100% Mortgage Financing: The Good + The Bad



As the real estate market continues to be strong and housing prices rise in there there has been a quiet re- emergence of 100% financing or "no money down" mortgages in the mortgage market. 


Some lenders are feeling more confident in the market and believe that housing prices will continue to rise and are willing to take on the bigger risk that comes with completely financing a home for a borrower who has no "skin in the game" or no equitable interest in the property.


A down payment, which is required by most mainstream residential mortgages today, is a borrowers equity in the home at purchase. The equity builds as the mortgage is pid down and as the market value increases. 


After the economic downturn of 2007 100% Financing loans disappeared from the residential lending market. The downturn proved that more often than not, borrowers who had no monetary interest or equity in their homes were more likely to walk away from their homes and thus their mortgages.


Currently, Real Estate Agents and Lenders alike are quietly marketing "no money down" options. It's inportnant to note that real estate agents are not trained to give mortgage information or advise - they are not licensed lenders.


You may be thinking "No money down sounds great! I can keep the money I have in my pocket and use it for my vacation or to buy new furniture." While 100% financed mortgages have some advantages, it is important to know the good and the bad when making a decision as big as this. Remember, your home purchase will be one of the biggest investments you make in your life but also one of the largest debts you take on. 

Let's explore both sides. The best decisions are often the ones made with knowledge and wisdom on your side. 


The Pros 

 Savings -  means more money in your pocket. Frees up funds to pay for closing costs, appraisal, future home repairs, etc. 

Government Guaranteed: In reference to USDA (Rural development mortgage guaranteed by the Federal government) loans which the USDA will repay in the event of a default and VA (Veterans Affairs guaranteed) loans which the VA will repay in the event of default, offer 100% financing options but with less risk to the lender because of the government guarantees. Borrowers of each loan type should expect to pay some sort of funding fee, but in some cases these fees can rolled into the loan.


The Cons 

High Default Rates  - The last economic downturn revealed that borrowers with no "skin in the game" or financial interest in their home were more likely to default, not pay or late their mortgage, and walk away from their home than those with down payments - even in cases where down payment was made and signifcant losses in property value were experienced.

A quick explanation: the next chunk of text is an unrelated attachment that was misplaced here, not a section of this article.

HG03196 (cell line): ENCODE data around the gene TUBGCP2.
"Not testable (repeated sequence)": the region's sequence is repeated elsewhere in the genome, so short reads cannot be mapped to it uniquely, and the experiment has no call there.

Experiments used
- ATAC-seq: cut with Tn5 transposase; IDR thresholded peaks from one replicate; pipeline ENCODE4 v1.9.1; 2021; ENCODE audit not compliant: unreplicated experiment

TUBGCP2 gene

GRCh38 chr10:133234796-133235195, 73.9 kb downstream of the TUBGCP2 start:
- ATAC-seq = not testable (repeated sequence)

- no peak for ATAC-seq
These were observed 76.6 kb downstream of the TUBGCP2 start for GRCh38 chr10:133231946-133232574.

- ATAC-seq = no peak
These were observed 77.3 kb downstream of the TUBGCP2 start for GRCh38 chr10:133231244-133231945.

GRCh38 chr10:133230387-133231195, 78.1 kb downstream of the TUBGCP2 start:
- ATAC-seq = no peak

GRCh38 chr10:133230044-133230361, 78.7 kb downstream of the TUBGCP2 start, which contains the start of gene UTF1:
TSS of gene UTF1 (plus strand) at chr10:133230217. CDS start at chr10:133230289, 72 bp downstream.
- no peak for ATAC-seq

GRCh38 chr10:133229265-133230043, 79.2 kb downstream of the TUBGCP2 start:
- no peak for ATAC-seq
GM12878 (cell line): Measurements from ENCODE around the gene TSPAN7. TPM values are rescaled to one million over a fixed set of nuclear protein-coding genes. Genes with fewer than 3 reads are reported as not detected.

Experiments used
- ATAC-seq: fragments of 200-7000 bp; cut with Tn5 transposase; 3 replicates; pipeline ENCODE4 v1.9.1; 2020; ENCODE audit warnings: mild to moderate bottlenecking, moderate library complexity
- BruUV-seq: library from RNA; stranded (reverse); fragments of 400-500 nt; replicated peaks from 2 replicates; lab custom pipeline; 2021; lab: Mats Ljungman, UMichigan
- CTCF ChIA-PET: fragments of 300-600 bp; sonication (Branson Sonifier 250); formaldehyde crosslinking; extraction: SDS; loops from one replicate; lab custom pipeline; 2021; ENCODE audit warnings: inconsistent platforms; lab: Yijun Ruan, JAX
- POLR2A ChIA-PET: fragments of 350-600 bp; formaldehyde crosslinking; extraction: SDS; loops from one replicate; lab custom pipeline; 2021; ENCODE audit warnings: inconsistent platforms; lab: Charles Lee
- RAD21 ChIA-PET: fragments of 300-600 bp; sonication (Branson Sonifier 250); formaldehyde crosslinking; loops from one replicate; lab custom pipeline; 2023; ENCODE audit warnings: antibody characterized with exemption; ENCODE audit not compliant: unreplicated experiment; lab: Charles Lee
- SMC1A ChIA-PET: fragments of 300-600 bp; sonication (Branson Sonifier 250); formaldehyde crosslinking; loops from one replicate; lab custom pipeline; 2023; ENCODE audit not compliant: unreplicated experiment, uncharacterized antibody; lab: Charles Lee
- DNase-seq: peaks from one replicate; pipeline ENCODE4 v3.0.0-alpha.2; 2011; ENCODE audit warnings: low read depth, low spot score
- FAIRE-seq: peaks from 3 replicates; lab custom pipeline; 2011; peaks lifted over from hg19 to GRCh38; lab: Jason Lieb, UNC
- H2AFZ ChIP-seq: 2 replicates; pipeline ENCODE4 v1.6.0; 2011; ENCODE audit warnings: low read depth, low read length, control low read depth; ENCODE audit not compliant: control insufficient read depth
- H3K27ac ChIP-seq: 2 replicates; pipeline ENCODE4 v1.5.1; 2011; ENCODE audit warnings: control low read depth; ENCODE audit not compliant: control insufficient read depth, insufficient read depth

Higher Monthly Payments:   Interest rates, rates of PMI which are calculated as part of the monthly payment tend to be higher. Additionally, with no down payment borrowers have larger loan balances which amount higher monthly payments.


Higher Interest Rates  - Down payment helps lenders to determine risk. No Money Down loan types create a higher risk for the lender, so higher interest rates are usually offered to borrowers to protect the lenders risk of default on the mortgage. There may also be points on the loan to buy down the rate which would be added into the closing costs. 


Low or No Equity Building- down payments help you build equity and a financial interest in the property. Equity is the reason most people invest in home owership or other types of real estate in the first place. The Equity can be leveraged as it grows to help with other financial goals. Another important point to consider is that history has shown that a lack of financial interest in the property or "skin in the game" might make it easier for a borrower to walk away from the property when faced with economic adversity like a job loss, or a loss in property value. 


Weaker Offers: No Money Down pre- qualifications and ore- approvals may not be as appealing to Sellers when compated with buyers who make offers with a down payment.


Choosing the right mortgage option is a decision that requires research, and planning. Only you, as the borrower, can determine what type of loan will work best for you, but it is important to notw that the determination should be considered carefully since the commitment to mortgage financing is usually long term - with the average buyer staying in their home for at least 7 years. 


Please Note: This article is provided for illustrative purposes only. It is not an offer or commitment to lend money, and it is not an advertisement for a specific mortgage or a specific interest rate. Contact me to run the numbers for your situation.